If your password is included on that list, or is a close variation of these passwords, it's really important to take action now!

Fixing your password problem can be very simple;

Long is strong: The longer the password, the more difficult it will be for someone to try and crack it using brute force. So, instead of a single word, with a jumble of symbols, numbers and characters, try a string of words. Use a line of your favorite poem, song or just something memorable. Feel free to add your lucky number at the end if you like.

Something like: "withnodirectionhome1085".

A famous Dylan lyric like this will always be easy to remember, and say you were born in October 1985. This means that you've suddenly got a 23 character password, which is much harder to crack than something much harder to remember such as "Phu!R7tRjX".

Variety is the spice of life: The trouble with smaller, complex passwords is that they can be a real hassle to remember, often forcing you to use the same password for multiple accounts which is never a good idea. So another benefit of having long, easy to remember passwords is that you keep many passwords.


Java Zero-Day Exploit On Sale for 'Five Digits'

Miscreants in the cyber underground are selling an exploit for a previously undocumented security hole in Oracle's Java software that attackers can use to remotely seize control over systems running the program, KrebsOnSecurity has learned.

The flaw, currently being sold by an established member of an invite-only Underweb forum, targets an unpatched vulnerability in Java JRE 7 Update 9, the most recent version of Java (the seller says this flaw does not exist in Java 6 or earlier versions).

According to the vendor, the weakness resides within the Java class "MidiDevice.Info," a component of Java that handles audio input and output. "Code execution is very reliable, worked on all 7 version I tested with Firefox and MSIE on Windows 7," the seller explained in a sales thread on his exploit. It is not clear whether Chrome also is affected. "I will only sell this ONE TIME and I leave no guarantee that it will not be patched so use it quickly."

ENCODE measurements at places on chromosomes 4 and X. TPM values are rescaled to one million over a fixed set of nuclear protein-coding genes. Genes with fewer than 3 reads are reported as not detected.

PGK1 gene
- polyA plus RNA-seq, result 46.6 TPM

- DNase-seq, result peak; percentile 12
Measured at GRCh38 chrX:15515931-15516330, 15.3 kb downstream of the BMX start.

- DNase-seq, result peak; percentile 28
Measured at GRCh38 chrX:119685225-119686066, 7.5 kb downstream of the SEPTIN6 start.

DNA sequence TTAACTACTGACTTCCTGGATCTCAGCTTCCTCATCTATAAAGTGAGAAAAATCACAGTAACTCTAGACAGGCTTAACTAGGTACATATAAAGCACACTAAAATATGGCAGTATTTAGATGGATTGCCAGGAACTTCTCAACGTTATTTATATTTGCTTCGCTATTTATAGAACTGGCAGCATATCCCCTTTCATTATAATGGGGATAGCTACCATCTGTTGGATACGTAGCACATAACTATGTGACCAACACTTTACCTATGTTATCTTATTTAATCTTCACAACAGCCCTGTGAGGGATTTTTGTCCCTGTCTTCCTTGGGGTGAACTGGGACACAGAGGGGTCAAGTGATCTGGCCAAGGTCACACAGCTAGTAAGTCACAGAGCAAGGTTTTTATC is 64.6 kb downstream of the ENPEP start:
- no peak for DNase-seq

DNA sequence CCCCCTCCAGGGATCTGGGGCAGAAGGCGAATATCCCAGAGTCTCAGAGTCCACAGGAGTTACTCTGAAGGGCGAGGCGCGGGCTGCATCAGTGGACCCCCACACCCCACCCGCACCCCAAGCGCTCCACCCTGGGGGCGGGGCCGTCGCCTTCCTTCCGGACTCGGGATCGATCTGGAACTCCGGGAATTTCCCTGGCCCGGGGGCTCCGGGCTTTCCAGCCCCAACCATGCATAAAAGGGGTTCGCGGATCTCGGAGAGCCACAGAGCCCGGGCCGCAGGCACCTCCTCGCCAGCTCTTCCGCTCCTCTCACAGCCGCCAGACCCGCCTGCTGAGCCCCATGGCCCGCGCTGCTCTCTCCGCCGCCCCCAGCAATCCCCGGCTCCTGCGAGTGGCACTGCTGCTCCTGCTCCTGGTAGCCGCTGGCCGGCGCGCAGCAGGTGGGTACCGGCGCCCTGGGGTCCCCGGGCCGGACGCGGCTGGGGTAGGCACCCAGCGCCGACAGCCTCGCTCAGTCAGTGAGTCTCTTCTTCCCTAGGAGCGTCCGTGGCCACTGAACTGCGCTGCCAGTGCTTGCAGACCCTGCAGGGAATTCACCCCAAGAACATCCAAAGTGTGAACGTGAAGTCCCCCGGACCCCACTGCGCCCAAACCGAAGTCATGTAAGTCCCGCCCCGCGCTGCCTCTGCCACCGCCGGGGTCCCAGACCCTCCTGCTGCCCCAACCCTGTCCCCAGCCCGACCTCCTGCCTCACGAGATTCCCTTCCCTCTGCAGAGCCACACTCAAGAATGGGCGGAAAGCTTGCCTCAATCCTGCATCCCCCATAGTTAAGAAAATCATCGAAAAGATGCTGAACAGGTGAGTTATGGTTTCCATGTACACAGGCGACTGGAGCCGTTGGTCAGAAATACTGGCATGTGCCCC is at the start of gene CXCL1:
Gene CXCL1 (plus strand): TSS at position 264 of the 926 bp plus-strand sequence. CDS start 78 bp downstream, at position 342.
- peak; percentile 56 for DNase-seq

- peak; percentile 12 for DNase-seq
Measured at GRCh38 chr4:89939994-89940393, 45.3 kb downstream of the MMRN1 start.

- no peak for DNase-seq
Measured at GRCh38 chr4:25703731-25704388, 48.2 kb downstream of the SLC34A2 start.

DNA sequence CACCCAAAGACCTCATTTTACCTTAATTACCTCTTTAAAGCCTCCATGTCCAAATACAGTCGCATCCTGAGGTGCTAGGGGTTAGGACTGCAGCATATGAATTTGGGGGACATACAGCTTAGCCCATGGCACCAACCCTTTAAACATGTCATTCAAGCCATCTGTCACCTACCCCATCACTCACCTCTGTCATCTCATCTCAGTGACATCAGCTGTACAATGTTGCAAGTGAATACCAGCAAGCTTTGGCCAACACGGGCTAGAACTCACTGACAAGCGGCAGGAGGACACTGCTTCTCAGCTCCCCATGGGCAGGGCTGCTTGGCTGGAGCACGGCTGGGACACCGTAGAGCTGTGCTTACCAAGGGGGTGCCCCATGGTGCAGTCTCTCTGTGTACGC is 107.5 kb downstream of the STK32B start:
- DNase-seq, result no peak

The seller was not terribly specific on the price he is asking for this exploit, but set the expected offer at "five digits." The price of any exploit is ultimately whatever the market will bear, but this is roughly in line with the last Java zero-day exploit that was being traded and sold on the underground. In August, I wrote about a newly discovered Java exploit being folded into the BlackHole exploit kit, quoting the author of that crimeware tool as saying that "the price of such an exploit if it were sold privately would be about $100,000."

I have repeatedly urged readers who have no use for Java to remove it from their systems entirely. This is a very complex program that is widely installed (Oracle claims that some 3 billion devices run Java), and those two qualities make it a favorite target for attackers. What’s more, Java is a cross-platform technology, meaning that applications written to run in Java can run seamlessly across multiple operating systems. Indeed, some 650,000 Mac users discovered this the hard way earlier this year, when the Flashback worm took advantage of an unpatched vulnerability that was present in Apple's version of Java.

Apple has since taken steps to unplug Java from the browser in OS X, and this is the very approach I’ve recommended for users who need Java for specific Web sites or applications (see: http://krebsonsecurity.com/how-to-unplug-java-from-the-browser), I would suggest a two-browser approach. If you normally browse the Web with Firefox, for example, consider disabling the Java plugin in Firefox, and then using an alternative browser (Chrome, IE9, Safari, etc.) with Java enabled to browse only the site that requires it.


Fake Order Confirmation Emails from American Airlines Leads to Malware

MX Lab, http://www.mxlab.eu, intercepted some samples of fake order confirmation emails from American Airlines that will lead the user to a host with an embedded Javascript that will download the malicious payload.

The email is send from the spoofed address "American Airlines" and has the following body (single image email):

Fake American Airlines email